Tunisian protest draws international attention

Emily Brown, Copy Editor

As I walk down the halls of our school, I hear the occasional comment about our government.

Not once has it been anything but negative.

We fret about the inequality and unfairness of it all.

All those big guys in the White House seem to be out to get us, the little people.

Everyone is always complaining.

But was there ever a time you really had to fight for anything?

Was there ever a time in your life when you wanted change in your government so badly that you would set yourself on fire to bring attention to your cause?

I highly doubt any of us have felt that sort of desperation.

Unfortunately, not everyone is as lucky.

Tunisia, a country in the northern part of Africa, has been chaotic since dozens of riots erupted across the nation.

This craziness was sparked by a young food vendor, Mohamed Bouazizi, whose very living was taken away when the police confiscated his cart.

In protest, he set himself on fire to condemn job shortages and low wages.

What happened next is nothing short of a youth revolution.

As news of this act spread across the web, the people of Tunisia, especially the younger generation, started to stand up against their extravagant dictator, President Zine El Abidine Ben Ali, ruler for 23 years.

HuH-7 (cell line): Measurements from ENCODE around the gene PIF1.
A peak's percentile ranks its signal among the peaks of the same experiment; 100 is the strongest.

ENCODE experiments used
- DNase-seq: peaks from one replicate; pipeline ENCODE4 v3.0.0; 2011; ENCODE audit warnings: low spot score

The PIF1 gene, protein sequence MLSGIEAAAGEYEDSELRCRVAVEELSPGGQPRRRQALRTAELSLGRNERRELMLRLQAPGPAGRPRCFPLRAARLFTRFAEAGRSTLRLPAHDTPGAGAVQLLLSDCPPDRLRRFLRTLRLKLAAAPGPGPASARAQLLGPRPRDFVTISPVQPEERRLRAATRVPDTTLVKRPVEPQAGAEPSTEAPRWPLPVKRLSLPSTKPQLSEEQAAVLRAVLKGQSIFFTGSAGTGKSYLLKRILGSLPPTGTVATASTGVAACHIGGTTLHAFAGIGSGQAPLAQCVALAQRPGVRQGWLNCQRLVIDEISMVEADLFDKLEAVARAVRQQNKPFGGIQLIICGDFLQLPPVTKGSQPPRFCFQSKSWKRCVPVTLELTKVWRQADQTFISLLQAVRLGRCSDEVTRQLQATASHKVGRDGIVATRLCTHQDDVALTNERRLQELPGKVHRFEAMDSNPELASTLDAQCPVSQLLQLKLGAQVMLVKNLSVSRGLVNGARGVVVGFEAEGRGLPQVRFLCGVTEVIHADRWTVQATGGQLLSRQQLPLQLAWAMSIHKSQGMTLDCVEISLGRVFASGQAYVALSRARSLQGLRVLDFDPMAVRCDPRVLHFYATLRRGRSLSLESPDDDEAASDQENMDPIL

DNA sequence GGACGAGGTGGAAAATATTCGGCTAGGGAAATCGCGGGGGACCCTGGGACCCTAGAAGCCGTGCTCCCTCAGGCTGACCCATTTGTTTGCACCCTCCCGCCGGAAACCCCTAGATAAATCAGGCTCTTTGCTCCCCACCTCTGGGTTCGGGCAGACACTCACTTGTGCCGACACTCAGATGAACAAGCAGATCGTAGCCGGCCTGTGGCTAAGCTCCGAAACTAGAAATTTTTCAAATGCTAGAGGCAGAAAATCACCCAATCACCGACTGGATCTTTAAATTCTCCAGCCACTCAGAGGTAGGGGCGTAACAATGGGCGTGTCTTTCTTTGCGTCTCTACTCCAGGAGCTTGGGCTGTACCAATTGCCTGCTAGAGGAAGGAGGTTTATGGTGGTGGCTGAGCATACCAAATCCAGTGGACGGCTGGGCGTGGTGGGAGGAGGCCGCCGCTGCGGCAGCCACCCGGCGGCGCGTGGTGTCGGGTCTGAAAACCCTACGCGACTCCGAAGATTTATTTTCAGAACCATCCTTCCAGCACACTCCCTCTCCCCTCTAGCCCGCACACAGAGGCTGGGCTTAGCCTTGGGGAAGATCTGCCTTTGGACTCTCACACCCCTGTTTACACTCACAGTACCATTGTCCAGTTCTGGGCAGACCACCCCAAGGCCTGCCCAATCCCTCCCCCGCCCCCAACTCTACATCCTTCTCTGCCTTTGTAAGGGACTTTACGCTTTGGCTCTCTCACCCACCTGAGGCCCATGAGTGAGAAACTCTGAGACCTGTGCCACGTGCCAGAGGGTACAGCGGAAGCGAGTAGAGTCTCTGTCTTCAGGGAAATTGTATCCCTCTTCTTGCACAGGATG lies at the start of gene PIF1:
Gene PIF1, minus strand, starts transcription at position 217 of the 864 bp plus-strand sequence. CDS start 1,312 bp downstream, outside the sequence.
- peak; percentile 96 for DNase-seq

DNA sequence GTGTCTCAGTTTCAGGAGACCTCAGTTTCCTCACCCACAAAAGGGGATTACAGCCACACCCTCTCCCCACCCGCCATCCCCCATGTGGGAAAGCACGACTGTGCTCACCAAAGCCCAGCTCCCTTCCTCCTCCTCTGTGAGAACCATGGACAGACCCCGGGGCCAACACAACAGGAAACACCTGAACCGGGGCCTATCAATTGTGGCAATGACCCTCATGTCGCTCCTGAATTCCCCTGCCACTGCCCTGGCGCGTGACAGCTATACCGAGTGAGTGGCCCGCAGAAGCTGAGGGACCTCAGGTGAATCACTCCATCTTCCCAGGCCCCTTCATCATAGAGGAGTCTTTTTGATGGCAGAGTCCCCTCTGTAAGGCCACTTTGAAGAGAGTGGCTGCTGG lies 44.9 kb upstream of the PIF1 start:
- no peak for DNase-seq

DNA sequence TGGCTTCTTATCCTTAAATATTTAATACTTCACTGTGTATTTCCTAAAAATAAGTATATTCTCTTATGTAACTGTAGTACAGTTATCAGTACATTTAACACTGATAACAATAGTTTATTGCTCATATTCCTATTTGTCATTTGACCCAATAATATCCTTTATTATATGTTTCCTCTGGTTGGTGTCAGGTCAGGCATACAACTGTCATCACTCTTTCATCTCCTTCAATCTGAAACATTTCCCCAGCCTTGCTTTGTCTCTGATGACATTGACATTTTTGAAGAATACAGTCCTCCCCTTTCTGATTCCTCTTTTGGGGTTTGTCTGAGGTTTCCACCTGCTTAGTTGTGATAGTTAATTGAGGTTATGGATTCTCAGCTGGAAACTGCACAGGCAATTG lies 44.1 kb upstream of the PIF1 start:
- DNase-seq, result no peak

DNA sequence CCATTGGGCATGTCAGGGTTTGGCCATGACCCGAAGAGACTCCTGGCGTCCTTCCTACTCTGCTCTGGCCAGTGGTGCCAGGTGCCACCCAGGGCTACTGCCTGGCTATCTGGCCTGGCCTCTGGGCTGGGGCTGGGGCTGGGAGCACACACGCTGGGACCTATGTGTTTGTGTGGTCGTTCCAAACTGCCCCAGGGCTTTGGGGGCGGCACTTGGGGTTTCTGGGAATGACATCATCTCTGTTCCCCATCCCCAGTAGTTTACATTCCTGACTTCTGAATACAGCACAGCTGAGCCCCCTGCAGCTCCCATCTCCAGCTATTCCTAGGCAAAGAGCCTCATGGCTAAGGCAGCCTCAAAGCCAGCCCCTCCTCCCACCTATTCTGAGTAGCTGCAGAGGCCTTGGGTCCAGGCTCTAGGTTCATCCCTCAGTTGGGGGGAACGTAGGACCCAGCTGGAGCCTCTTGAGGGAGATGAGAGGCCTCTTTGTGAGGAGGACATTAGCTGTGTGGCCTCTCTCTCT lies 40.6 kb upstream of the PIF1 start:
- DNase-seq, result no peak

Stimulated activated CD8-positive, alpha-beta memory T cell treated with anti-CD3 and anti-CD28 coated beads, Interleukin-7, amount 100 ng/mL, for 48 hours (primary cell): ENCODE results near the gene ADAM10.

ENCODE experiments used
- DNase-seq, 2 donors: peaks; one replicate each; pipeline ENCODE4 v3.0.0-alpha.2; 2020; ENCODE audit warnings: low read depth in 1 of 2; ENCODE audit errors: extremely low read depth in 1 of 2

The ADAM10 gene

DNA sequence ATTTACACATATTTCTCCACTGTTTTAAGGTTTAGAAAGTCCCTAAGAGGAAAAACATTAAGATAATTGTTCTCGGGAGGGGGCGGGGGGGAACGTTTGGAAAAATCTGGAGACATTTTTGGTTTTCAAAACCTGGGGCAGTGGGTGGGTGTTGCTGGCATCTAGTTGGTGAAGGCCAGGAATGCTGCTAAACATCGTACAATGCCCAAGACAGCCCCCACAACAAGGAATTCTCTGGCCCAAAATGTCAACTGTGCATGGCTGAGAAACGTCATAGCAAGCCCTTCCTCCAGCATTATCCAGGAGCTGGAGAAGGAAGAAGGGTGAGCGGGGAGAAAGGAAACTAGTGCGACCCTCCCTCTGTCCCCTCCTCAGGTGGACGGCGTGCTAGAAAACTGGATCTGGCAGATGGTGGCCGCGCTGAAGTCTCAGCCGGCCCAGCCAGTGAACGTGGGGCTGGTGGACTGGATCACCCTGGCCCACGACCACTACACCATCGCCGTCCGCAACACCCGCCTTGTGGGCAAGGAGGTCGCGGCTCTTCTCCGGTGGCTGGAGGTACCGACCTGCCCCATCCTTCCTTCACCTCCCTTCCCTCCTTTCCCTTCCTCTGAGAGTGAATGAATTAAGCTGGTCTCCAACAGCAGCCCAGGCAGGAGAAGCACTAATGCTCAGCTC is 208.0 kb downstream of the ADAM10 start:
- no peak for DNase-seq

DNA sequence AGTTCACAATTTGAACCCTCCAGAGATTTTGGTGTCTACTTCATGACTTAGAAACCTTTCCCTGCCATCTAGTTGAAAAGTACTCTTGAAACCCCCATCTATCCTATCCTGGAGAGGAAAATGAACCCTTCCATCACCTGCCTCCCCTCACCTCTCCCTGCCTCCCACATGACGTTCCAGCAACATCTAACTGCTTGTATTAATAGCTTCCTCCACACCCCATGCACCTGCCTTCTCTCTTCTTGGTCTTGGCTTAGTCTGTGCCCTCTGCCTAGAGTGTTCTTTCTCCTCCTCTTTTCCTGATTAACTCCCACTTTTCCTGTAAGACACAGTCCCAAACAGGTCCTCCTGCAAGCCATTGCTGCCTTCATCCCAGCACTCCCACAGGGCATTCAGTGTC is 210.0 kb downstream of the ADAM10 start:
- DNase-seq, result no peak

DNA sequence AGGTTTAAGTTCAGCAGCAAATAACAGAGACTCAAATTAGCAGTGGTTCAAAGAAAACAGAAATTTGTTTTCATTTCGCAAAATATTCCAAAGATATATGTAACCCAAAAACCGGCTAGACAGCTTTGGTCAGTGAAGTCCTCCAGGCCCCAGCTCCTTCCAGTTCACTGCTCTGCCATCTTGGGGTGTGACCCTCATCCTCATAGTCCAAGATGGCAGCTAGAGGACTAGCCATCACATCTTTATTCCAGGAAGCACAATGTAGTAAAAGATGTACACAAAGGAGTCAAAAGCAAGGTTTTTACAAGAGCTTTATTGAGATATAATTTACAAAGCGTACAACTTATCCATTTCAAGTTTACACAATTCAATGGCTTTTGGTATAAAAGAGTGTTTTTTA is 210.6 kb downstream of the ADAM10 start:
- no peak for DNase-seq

They accused him of growing rich while the poor grew poorer.

He denied people freedom of press and was accused of rigging numerous elections.

Independent international human rights groups like Amnesty International and Freedom House criticized Ben Ali’s government officials for restricting political rights.

As the unrest grew, the Tunisian military started to shoot into the crowds of rioters. Members of the legislation (and parts of the military) decided that change was necessary before the death toll grew any higher.

Before fleeing the country, Ben Ali handed over power to Prime Minister Mohammed Ghannouchi.

Ghannouchi took control of his self-described “temporary” government but lost his position when the country’s constitutional court declared the transfer of power unconstitutional.

One man’s act tore apart an entire authoritarian and undemocratic Arab regime.

And now the implications of Tunisia’s ousted leader are spreading across the world.

Demonstrators in Egypt, Mauritania and Algeria set themselves on fire to replicate the occurrence in Tunisia.

Just as the food vendor was tired of injustice, young Middle Easterners are growing sick of their autocratic governments.

Something we could never fully understand.

I can’t help but wonder if anyone in this school would ever go as far as setting themselves on fire to make a point.

Would you ever dare to die to change your government?

I would guess not.

Here, it isn’t necessary to die or seriously injure ourselves to be heard.

But whether you answer is yes or no, keep in mind how very fortunate we are.

The next time you start whining about our democratic government, think about all the people in the world fighting for their rights.

Think about the courage it takes.

Most of all, be thankful that our country isn’t immersed in turmoil and we don’t have to fight to be heard.